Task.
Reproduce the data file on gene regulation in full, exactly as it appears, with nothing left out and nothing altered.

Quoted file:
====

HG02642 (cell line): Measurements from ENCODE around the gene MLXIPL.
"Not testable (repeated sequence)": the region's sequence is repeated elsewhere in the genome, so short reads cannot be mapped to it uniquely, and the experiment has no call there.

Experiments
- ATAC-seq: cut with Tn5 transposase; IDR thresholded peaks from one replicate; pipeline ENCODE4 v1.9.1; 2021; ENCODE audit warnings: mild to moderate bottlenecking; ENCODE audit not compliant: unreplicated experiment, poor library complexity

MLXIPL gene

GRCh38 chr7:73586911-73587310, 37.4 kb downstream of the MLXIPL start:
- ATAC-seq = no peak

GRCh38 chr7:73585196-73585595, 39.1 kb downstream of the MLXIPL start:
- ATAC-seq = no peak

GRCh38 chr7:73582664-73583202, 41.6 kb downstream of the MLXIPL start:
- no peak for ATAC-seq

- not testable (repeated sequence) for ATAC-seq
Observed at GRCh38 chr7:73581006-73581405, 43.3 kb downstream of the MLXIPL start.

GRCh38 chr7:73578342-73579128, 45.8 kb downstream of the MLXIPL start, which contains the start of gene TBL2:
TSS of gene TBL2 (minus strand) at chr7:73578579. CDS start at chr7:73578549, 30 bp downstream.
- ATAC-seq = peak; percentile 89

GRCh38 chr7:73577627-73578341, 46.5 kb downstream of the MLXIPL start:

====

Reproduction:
HG02642 (cell line): Measurements from ENCODE around the gene MLXIPL.
"Not testable (repeated sequence)": the region's sequence is repeated elsewhere in the genome, so short reads cannot be mapped to it uniquely, and the experiment has no call there.

Experiments
- ATAC-seq: cut with Tn5 transposase; IDR thresholded peaks from one replicate; pipeline ENCODE4 v1.9.1; 2021; ENCODE audit warnings: mild to moderate bottlenecking; ENCODE audit not compliant: unreplicated experiment, poor library complexity

MLXIPL gene

GRCh38 chr7:73586911-73587310, 37.4 kb downstream of the MLXIPL start:
- ATAC-seq = no peak

GRCh38 chr7:73585196-73585595, 39.1 kb downstream of the MLXIPL start:
- ATAC-seq = no peak

GRCh38 chr7:73582664-73583202, 41.6 kb downstream of the MLXIPL start:
- no peak for ATAC-seq

- not testable (repeated sequence) for ATAC-seq
Observed at GRCh38 chr7:73581006-73581405, 43.3 kb downstream of the MLXIPL start.

GRCh38 chr7:73578342-73579128, 45.8 kb downstream of the MLXIPL start, which contains the start of gene TBL2:
TSS of gene TBL2 (minus strand) at chr7:73578579. CDS start at chr7:73578549, 30 bp downstream.
- ATAC-seq = peak; percentile 89

GRCh38 chr7:73577627-73578341, 46.5 kb downstream of the MLXIPL start: